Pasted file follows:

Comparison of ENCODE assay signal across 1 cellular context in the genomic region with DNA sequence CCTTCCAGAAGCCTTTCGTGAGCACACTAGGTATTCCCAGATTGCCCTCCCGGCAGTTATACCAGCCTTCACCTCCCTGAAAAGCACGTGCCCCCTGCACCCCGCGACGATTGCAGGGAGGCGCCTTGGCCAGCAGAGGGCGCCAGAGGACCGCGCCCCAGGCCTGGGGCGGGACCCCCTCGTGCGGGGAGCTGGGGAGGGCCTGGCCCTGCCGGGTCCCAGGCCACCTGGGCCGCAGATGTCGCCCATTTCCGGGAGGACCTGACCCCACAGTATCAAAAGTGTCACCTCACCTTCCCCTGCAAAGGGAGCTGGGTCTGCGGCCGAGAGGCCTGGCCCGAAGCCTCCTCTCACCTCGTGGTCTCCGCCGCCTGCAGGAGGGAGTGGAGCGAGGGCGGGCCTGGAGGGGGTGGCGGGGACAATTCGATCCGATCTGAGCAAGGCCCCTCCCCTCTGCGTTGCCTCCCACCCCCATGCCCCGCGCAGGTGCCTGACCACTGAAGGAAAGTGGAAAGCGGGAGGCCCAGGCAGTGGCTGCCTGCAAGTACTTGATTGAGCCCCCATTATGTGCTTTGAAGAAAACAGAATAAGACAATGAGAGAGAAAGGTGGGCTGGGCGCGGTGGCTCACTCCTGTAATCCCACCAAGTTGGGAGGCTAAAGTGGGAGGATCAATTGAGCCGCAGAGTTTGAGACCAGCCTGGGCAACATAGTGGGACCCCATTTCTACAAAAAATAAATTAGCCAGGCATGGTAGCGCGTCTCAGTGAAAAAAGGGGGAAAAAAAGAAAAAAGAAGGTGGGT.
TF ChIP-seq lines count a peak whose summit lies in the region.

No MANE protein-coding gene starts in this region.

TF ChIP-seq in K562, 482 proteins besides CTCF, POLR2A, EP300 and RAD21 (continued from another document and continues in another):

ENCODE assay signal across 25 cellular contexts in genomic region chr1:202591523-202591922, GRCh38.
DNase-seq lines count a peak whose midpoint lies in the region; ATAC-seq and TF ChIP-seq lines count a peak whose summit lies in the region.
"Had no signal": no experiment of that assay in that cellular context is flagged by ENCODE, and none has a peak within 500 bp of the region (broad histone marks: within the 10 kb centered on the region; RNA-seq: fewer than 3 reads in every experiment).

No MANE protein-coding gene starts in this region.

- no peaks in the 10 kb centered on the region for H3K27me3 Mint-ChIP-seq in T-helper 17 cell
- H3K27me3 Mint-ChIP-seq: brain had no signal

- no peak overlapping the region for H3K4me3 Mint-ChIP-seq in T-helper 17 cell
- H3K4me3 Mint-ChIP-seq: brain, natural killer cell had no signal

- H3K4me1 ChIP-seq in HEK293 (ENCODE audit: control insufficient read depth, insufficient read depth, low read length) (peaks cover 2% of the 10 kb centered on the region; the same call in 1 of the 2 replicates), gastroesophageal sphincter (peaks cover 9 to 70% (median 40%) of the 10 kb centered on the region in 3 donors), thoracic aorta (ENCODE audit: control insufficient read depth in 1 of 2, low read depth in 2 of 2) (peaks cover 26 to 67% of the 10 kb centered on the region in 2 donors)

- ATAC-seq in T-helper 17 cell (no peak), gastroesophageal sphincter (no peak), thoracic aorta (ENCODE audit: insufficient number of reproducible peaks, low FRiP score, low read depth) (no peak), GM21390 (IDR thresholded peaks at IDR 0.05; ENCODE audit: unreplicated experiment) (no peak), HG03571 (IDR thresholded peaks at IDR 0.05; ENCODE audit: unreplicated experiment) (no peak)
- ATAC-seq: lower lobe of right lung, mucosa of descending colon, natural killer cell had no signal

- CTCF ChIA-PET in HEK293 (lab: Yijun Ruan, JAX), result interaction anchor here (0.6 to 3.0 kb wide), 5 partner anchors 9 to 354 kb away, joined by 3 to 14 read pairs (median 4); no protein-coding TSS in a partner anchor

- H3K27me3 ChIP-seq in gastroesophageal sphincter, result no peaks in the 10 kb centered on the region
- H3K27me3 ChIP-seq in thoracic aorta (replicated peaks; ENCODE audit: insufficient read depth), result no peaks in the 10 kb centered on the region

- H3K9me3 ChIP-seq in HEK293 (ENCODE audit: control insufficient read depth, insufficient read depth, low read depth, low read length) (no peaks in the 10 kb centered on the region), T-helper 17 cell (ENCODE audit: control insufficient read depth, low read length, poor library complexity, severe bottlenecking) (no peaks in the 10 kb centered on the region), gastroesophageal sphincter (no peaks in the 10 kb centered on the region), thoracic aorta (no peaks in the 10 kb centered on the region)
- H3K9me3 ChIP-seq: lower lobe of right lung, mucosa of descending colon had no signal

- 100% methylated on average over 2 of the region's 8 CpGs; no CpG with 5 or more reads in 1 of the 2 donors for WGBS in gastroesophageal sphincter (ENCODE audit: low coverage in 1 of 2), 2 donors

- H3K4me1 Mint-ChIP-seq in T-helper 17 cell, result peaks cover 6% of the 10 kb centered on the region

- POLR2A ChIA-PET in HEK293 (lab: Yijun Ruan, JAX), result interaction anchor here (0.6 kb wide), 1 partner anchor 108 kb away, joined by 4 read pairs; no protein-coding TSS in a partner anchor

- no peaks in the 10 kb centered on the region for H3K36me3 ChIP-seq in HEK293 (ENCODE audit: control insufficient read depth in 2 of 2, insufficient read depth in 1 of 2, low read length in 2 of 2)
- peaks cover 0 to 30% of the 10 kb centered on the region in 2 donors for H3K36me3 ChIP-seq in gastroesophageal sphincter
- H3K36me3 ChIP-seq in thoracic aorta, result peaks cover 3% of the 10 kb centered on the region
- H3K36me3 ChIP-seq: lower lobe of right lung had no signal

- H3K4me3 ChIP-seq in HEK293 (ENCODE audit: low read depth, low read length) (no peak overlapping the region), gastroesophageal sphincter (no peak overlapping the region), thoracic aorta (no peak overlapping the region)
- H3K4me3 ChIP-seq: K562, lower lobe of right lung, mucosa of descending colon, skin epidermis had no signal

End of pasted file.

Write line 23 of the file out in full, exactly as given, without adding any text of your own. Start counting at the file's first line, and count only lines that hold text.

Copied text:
- POLR2A ChIA-PET in HEK293 (lab: Yijun Ruan, JAX), result interaction anchor here (0.6 kb wide), 1 partner anchor 108 kb away, joined by 4 read pairs; no protein-coding TSS in a partner anchor